Yesterday, while most of LA was trying to escape a fire that had broken out along the 405 near the Getty Museum my wife, Jodie and I raced towards it. I had an appointment with Dr. Stuart Holden, a urological oncologist at UCLA that had been recommended to me by a family friend.
I can best describe the UCLA Medicine complex as what would happen if a hospital building devoured several other hospital buildings and then plopped itself down in the middle of a bustling downtown. The size was bewildering! While checking in at Urology Jodie noticed that all of the doctors’ cards were arranged on a turnstile like the ones grocery stores use to display gift cards. We counted over 30 before finding and pocketing Dr. Holdens.
It’s amazing how different doctors can have such dramatically different opinions on treatment.
Last week I talked to Dr. Carrie Costantini, an oncologist at Scripps. She gave me two options, either remove my prostate, or bombard it with radiation. Dr. Holden told me that performing surgery was premature without first determining if the cancer had spread. He said that the treatment varies considerably depending on whether or not the cancer is contained within the prostate or has spread elsewhere. Furthermore, performing surgery or treatment before getting a full picture might make me ineligible for clinical trials.
Dr. Holden told me that out of the 60 urologists in his office that none of them would preemptively operate without running additional tests.
These tests include a bleeding edge scan called a Ga-PSMA PET CT Scan. What a mouthful, right? In my last post I wrote about the Prostate-specific antigen ( PSA ) test for helping to detect prostate cancer. To clarify, PSA is a protein produced by the prostate. When the prostate is inflamed it produces more of it. Thus, it is commonly used as an indicator of cancer. As it turns out once prostate cancer has metastasized the PSA protein is not as accurate, particularly with aggressive cancer such as yours truly has. The Prostate-specific membrane antigen ( PSMA ) is another protein that’s prevalent in metastasized prostate cancer cells. This new PSMA scan can pinpoint exactly where prostate cancer has metastasized so that targeted drugs can be delivered. Or, at least that’s what Dr. Holden is trying to sell me on. The truth is? I believe him. The downside is that the test costs just shy of $3000, is not ( yet ) FDA approved, and I’ll have to drive UCLA to get it done. Hopefully the fires will have been extinguished by then.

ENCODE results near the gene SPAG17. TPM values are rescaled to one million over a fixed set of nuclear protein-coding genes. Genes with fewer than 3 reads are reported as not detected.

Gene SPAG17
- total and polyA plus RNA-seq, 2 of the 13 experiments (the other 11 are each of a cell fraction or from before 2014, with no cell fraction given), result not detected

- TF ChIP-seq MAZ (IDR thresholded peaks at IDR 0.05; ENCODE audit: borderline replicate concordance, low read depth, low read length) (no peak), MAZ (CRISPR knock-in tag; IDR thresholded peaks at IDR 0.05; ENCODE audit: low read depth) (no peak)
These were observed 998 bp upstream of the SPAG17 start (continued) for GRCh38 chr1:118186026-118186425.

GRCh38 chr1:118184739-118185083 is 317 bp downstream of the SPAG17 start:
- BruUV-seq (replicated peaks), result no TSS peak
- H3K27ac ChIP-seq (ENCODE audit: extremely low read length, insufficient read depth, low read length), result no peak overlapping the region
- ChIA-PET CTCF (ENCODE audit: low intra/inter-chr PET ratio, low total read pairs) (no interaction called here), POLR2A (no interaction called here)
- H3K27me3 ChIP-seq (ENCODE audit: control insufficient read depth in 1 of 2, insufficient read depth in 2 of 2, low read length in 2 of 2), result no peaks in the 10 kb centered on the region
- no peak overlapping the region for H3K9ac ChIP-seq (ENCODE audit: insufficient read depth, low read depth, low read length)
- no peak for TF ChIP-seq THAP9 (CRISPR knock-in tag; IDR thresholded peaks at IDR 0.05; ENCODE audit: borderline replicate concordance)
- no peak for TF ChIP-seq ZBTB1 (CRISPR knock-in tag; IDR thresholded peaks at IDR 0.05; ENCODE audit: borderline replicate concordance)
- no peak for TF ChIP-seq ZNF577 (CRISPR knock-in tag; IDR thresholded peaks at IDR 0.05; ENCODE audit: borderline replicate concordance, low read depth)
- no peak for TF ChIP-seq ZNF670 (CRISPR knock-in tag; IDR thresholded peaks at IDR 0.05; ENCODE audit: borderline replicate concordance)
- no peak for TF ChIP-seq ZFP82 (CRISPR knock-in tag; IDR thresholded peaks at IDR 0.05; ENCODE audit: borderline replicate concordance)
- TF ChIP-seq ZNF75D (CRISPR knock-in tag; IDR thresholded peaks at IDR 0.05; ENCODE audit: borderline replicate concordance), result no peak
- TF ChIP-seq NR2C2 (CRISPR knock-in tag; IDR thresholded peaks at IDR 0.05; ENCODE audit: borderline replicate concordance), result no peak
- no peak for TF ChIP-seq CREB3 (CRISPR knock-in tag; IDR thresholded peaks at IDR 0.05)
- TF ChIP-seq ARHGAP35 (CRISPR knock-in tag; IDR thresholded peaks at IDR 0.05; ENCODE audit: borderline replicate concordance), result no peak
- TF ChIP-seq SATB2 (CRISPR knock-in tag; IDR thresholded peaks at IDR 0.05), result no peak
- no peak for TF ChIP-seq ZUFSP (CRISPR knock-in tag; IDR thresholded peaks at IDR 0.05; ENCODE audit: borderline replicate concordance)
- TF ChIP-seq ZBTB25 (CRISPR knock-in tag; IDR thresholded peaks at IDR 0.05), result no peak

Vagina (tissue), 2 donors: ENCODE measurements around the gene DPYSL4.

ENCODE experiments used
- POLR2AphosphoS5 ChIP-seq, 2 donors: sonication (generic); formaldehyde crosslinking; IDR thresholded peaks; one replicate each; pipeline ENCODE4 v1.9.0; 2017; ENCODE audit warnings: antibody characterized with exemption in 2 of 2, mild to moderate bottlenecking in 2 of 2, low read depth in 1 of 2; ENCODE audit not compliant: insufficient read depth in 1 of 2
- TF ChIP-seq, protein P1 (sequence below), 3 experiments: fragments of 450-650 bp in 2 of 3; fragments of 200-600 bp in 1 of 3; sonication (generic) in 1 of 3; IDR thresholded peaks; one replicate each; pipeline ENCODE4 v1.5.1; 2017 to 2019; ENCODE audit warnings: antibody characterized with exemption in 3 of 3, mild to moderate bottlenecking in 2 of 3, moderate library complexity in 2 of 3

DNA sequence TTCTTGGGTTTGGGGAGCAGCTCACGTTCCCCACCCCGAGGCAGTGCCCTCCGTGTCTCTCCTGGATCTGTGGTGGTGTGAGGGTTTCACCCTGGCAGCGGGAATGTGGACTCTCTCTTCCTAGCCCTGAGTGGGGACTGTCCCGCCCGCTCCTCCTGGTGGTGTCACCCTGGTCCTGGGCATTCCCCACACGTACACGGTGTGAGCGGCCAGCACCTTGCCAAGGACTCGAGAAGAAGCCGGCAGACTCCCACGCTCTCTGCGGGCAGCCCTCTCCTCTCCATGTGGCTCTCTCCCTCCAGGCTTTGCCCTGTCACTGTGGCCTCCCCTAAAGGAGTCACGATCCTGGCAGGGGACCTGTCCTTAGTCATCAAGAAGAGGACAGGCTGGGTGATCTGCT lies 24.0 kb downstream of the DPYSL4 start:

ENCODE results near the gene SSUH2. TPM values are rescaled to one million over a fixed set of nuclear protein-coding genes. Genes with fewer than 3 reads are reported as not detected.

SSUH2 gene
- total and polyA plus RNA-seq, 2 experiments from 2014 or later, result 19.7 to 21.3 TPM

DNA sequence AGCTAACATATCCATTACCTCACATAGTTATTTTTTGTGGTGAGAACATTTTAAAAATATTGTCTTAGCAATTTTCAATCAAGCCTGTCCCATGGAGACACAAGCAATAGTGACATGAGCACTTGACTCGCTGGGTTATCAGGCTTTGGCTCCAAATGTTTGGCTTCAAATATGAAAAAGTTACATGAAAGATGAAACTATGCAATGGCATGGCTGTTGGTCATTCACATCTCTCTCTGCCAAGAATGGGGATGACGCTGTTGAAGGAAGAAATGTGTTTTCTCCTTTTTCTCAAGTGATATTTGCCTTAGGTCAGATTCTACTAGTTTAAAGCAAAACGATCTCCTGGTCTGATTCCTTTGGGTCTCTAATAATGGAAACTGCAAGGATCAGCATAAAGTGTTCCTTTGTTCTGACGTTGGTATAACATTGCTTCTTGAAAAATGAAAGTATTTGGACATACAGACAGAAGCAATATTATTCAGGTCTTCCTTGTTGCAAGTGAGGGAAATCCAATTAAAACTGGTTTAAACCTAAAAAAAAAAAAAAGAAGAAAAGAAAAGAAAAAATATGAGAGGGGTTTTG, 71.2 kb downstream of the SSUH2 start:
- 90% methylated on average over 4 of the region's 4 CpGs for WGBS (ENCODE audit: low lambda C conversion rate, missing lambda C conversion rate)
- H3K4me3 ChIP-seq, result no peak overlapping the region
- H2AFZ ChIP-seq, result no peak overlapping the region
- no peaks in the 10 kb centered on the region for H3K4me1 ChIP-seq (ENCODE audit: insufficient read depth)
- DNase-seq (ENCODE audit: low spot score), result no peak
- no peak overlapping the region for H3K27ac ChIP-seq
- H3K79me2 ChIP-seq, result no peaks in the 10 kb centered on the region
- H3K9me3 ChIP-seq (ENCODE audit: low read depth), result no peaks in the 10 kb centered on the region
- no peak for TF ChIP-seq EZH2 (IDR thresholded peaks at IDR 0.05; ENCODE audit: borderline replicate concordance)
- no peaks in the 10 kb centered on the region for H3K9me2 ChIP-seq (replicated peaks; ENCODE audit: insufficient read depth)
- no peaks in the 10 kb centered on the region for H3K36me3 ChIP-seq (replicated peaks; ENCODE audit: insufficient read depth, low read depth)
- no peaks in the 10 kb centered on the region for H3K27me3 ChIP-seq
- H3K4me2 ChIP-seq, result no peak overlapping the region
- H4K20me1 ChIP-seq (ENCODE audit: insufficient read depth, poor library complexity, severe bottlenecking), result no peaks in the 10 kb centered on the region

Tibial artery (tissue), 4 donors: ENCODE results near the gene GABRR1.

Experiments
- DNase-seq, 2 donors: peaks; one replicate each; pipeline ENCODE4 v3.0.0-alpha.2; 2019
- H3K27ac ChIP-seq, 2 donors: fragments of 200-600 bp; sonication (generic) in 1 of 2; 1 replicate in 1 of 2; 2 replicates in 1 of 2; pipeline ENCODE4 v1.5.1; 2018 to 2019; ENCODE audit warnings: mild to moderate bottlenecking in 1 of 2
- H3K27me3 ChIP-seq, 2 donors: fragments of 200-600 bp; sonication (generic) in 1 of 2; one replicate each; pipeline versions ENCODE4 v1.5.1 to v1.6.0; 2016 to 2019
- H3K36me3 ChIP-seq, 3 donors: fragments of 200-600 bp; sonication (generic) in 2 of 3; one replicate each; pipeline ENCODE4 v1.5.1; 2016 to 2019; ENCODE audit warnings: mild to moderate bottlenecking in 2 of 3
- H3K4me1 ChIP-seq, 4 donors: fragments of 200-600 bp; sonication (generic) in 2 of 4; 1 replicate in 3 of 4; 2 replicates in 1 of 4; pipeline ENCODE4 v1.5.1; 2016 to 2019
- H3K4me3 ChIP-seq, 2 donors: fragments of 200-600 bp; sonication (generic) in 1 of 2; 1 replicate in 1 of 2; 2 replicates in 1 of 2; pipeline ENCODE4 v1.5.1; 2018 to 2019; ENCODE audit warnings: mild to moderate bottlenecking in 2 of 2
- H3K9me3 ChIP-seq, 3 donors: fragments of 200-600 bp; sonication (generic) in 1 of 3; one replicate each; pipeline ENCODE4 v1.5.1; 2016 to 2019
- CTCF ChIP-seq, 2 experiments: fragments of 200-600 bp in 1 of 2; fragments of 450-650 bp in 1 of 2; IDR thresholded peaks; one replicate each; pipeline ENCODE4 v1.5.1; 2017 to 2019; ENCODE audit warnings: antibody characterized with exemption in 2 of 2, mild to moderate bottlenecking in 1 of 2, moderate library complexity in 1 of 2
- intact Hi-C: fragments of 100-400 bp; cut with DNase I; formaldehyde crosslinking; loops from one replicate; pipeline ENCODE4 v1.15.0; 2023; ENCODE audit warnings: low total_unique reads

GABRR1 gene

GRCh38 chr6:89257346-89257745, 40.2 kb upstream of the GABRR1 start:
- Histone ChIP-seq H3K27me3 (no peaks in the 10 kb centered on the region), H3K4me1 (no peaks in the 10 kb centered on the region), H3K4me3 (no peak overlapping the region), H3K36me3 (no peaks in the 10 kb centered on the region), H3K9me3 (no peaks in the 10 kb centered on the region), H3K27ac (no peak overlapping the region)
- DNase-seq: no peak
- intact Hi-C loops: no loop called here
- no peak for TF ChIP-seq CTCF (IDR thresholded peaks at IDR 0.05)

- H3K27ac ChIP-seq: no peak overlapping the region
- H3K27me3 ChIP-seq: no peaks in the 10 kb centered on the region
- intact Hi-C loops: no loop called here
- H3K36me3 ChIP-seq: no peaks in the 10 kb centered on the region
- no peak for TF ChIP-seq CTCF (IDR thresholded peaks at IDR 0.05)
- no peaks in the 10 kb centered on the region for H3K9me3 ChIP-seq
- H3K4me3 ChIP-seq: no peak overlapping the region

Dr. Holden also wanted me to get a genetic screening done as he suspects my cancer is likely well, genetic. Whereas Scripps told me there was a 4 month lead time, Dr. Holden directed me to a company called Color Genomics. For $249 and some of your spit Color Genomics will determine if you have any known cancer genes including BRCA-1 and BRCA-2. BRCA stands for “BReast CAncer susceptibility gene”. Dr. Holden told me that my cancer treatment could vary based upon the findings produced by the genetic screening. Having the genetic screening performed will also help determine if my daughters might be at risk of cancer someday as well.
Lastly, Dr. Holden was perplexed why my initial CT Scan did not include my entire body. He told me that given my high PSA ( 78+ ) and Gleason ( 8-10 ) scores that it would be highly unlikely that the cancer would not have already metastasized. He told me that this warranted a CT Scan of my entire body – not just my groin area. He said that the CT Scan that I received was an impartial picture of the problem. Dr. Holden was just as perplexed why my prostate biopsy wasn’t guided by Magnetic Resonance Imaging ( MRI ). A urologist has the option of using an MRI machine to target specific regions of the prostate during a biopsy. My urologist removed 12 samples, or cores randomly from my prostate. In his defense however, he struck “gold” everywhere he dug.
Then Dr. Holden gave me yet another Digital Rectal Exam.
I’m beginning to realize that Prostate Exams are to a urologist as handshakes are to everyone else.
It’s just their way of saying, “Hi. Nice to meet you.” Fortunately, Dr. Holden admitted to having small hands before niceties were exchanged.
So what’s next? This Friday I have another second ( third? ) opinion with a Dr. Tyler Stewart a urological oncologist at UCSD’s Moores Cancer Society. After that I’ll have more than enough information to make an educated decision on what to do next.
Not for the last time I am incredibly grateful for the outpouring of support from everyone as I work through all of this. I can’t thank you enough. I’m beginning to realize that cancer is a full-time job but at the same time it’s important not to lose sight of what is important. I love you all. Take care. Eat Healthy. Stay Healthy.
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